Manchester City are doing so many things well at the moment that it’s difficult to pick out a weakness, but if you were to find one then there is no doubt that they could do with brushing up on their finishing.
Shakhtar Donetsk in the Champions League provided probably the best test City have had this season. On the weight of chances created, the Ukrainian champions should have been defeated by a far wider margin than 2-0 at the Etihad.
Pep Guardiola must have endured sleepless nights last season when running over the opportunities his side squandered in matches which – arguably – cost them a Premier League title challenge.
Here against Shakhtar, those familiar failings were threatening to resurface. Supporters were expecting the net to billow in the first half when Kevin De Bruyne raced clear before shooting wide. Leroy Sane then missed a very presentable chance. In the second half, substitute Raheem Sterling contrived to miss an open goal with a left-footed effort when it appeared easier to score.
What was required at 1-0 was a goal to put the matter beyond doubt; to tell Shakhtar they were beaten and ensure a smooth finish.
Ederson then set Sane away with a precision piece of distribution and the German won a debatable penalty. Here, then, was Sergio Aguero’s chance to not only write off Shakhtar but to write himself into the City record books as their joint-top scorer.
For those keeping count that’s five of his last seven penalties that the Argentinian has now missed in the Champions League. He’s missed five of his last 15 in all competitions.
Guardiola is very dismissive of these kind of statistics; “He will score the next one,” is the usual refrain. That may well be true. Aguero will undoubtedly put away at least one more penalty for City and will undoubtedly usurp pre-war hero Eric Brook in the goalscoring charts any day now, but his current travails extend far beyond the penalty spot.
City are creating so many chances that the odd one missed here or there makes little or no difference. It could mean winning 4-0 instead of 5-0. But it’s in Aguero’s all-round game that the cracks are ever most noticeable.
The 29-year-old completed only eight passes in his 85 minutes on the pitch against Shakhtar and touched the ball 23 times in total. Bear in mind seven of those touches were shots – including the penalty – and you can see how badly Aguero is struggling for involvement in this City lineup. Goals will come; Guardiola teams will always require a forward to apply the finish but there is so much more that the Catalan expects from his frontmen that he didn’t get from Aguero on Tuesday.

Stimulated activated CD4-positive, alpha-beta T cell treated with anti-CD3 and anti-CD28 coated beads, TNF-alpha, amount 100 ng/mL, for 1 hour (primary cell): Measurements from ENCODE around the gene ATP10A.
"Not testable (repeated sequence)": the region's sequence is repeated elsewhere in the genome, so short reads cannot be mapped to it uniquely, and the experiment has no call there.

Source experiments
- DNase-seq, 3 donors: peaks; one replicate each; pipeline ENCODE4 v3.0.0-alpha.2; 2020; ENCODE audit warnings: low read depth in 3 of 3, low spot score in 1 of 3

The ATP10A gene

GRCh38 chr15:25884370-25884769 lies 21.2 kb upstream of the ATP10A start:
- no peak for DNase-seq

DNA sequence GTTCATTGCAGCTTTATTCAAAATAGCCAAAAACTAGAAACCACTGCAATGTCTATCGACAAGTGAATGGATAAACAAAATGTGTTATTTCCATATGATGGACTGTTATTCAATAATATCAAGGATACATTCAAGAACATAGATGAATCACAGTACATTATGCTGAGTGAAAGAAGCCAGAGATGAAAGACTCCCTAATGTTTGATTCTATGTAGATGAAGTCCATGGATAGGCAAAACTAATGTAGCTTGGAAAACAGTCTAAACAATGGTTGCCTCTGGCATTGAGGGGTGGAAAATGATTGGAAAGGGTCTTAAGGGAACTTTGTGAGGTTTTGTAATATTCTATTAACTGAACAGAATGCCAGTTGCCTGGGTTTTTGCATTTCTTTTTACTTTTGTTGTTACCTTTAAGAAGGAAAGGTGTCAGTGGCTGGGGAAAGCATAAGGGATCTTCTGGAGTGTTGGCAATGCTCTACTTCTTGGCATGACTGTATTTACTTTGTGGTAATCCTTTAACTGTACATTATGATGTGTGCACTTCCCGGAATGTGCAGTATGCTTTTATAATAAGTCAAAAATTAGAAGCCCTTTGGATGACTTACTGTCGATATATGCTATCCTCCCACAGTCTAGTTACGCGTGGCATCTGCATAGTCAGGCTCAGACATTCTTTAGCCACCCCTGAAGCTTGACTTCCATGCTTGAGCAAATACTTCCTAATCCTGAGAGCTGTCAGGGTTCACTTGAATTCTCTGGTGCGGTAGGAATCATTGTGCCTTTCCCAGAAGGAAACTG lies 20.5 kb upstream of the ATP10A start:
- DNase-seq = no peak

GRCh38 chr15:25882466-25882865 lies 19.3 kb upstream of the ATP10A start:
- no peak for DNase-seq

It’s why Gabriel Jesus was summoned from Palmeiras last January; to shame Aguero into upping his work rate. That’s why Alexis Sanchez was pursued so zealously over the summer. He is no more a refined striker than Aguero – far from it – but his industry is rare and much closer to what Guardiola needs.
To be the centre forward in this team is a luxury. Kevin De Bruyne and David Silva are loading bullets left, right and centre. Jesus, Sane, Sterling and Bernardo Silva are conjuring crosses and through balls. Benjamin Mendy, who’s now sadly injured, and Kyle Walker have been overlapping and finding their forwards with telepathic ease. All Aguero has to do is stand still long enough and he’ll soon find a ball hitting him.
But that’s not enough. There are no sacred cows around here anymore as Guardiola has proven with the jettisoning of Joe Hart and the demotion of Yaya Toure. Even when fit Vincent Kompany will struggle to get back in Pep’s ideal XI. The only one of the old guard retaining any sort of non-negotiable stature is Silva and that’s because he fits the paradigm of a Guardiola player to a tee.
Aguero knew he had to work hard this season to stay uppermost in Guardiola’s thoughts. For the most part he managed that well through the opening weeks. His hat-trick against Watford was full of promise for the campaign ahead, demonstrating compatibility with Jesus as well as a tenacity not always associated with the Argentine.
But against Shakhtar, Aguero was a dud while Jesus got the hook early in the second half after failing to impress on the right side of the attack. This was the first time in a long time that City were genuinely stretched – a meaningful contest – and Aguero was nowhere to be found.
Aguero was warned at the start of the season that although he is preeminent in terms of his City goalscoring achievements he can no longer always consider himself Guardiola’s top pick in attack. It was the games against the rest of the top six last season – one point against Tottenham, one against Liverpool and none against Chelsea chief among those results – that really put a dent in City and Pep’s ambitions.
Aguero has got to demonstrate starting this weekend against Chelsea that he is capable of satisfying Guardiola’s demands against the serious teams contesting titles as well as the also-rans hoping simply to avoid a hammering.
Guardiola has a ruthless streak a mile long if he thinks a big call could improve his team’s cohesiveness. Aguero will know that being City’s all-time goalscoring record holder will count for little if he cannot keep up his end of the bargain – to work hard and score.
There isn’t a City fan alive who doesn’t love him but Aguero learned a long time ago that there is only one man he needs to impress at the Etihad. And he’s not sitting in the stands.
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